Official requests land for school

Ruppersberger letter asks for 54 acres at Rosewood

February 13, 2002|By Stephanie Desmon | Stephanie Desmon,SUN STAFF

Baltimore County Executive C.A. Dutch Ruppersberger has asked the governor to set aside 54 acres of state-owned land for a prospective school in fast-growing Owings Mills.

In a letter to Gov. Parris N. Glendening, the county executive asked for help in having part of the Rosewood Center, a facility for the developmentally disabled, donated for use by the public schools. With land in the northwestern part of the county disappearing rapidly, Ruppersberger wants to have a parcel in reserve should a new school in be needed.

"I believe this an urgent and necessary step for the future of our county," Ruppersberger wrote in the letter sent last week.

The county executive stopped short, said his spokeswoman, Elise Armacost, of saying the area has enough pupils to justify another middle school. Construction is scheduled to begin on a 600-seat middle school on Windsor Mill Road during the 2003-2004 school year. And a study of enrollment in the northwest area is going to be done this year.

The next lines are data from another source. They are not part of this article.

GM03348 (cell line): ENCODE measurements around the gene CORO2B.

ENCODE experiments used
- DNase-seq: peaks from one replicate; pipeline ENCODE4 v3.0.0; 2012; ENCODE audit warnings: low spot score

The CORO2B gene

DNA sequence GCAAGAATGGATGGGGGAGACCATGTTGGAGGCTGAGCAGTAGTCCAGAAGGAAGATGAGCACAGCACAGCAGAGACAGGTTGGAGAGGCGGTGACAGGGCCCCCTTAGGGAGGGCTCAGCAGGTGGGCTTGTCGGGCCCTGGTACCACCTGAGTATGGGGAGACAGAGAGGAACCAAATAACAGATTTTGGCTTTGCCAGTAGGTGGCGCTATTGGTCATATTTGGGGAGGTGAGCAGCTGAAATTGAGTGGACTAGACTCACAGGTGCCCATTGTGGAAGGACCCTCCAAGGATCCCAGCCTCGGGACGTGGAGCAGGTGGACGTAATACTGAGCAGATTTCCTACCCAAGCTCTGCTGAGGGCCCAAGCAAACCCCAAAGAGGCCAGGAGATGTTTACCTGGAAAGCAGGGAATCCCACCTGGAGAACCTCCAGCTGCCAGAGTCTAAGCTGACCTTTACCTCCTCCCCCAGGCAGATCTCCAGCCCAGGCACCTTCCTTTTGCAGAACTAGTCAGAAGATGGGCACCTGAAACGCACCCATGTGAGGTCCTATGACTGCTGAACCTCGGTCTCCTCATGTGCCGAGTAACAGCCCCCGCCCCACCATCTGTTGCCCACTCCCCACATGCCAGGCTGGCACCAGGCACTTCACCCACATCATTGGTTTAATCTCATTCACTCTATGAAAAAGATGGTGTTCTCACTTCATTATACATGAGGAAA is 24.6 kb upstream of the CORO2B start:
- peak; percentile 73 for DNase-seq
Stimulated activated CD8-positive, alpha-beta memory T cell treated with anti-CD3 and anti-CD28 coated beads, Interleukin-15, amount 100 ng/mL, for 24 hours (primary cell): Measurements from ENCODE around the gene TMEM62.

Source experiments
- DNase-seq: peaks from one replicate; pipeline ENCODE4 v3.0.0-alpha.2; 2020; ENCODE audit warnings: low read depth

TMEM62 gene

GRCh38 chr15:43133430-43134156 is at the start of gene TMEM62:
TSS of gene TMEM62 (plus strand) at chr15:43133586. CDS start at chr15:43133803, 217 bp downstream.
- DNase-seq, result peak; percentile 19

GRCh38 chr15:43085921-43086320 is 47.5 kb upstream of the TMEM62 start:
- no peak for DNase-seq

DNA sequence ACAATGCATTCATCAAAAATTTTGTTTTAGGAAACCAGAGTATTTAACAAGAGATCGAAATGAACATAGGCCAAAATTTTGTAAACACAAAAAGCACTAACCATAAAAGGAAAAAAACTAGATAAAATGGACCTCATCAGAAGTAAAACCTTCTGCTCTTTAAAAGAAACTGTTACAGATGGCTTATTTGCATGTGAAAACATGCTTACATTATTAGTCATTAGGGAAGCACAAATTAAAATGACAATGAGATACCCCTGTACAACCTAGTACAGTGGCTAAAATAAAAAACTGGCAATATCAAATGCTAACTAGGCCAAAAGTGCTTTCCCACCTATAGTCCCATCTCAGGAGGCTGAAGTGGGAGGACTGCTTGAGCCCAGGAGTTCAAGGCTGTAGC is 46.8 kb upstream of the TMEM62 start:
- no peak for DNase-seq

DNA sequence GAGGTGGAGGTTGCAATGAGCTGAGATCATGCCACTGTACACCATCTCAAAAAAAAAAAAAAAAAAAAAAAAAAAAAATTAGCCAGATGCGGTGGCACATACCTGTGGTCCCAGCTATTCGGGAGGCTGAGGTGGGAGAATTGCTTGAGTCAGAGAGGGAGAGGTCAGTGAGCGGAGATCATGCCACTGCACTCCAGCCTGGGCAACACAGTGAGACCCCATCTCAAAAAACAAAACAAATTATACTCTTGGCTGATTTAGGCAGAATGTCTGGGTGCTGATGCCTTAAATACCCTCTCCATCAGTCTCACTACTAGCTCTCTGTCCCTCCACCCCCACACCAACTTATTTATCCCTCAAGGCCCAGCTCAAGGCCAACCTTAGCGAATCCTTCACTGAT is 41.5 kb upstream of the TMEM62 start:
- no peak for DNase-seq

"Land in that area is very hard to get," said Donald F. Krempel, who oversees construction for the county schools.

School officials would need to survey the land, zoned for light manufacturing, to see if it is suitable for a campus, though from a "cursory standpoint, [it] looks fine," Krempel said.

Rosewood Center, built in 1888, contained more than 600 acres of farmland and woodlands, but as more residents have been deinstitutionalized, much of the land has been sold or donated to nonprofit organizations.

A spokeswoman for the governor said Glendening and his staff have not seen the letter and have made no decisions on the matter.

Del. Robert A. Zirkin, an Owings Mills Democrat, has been lobbying to have a middle school built in that community. New Town Elementary School opened last fall and is more than 200 pupils over capacity, and New Town High School is being built across the street. Zirkin says the addition of those two buildings shows the need for a new middle school.

Zirkin also wrote a letter to Glendening, co-signed by the rest of the District 11 legislative delegation, asking that the state set aside land for the school.

He said the letter from Ruppersberger, whose second four-year term expires in December, was "definitely a step in the right direction."

Baltimore Sun Articles
Please note the green-lined linked article text has been applied commercially without any involvement from our newsroom editors, reporters or any other editorial staff.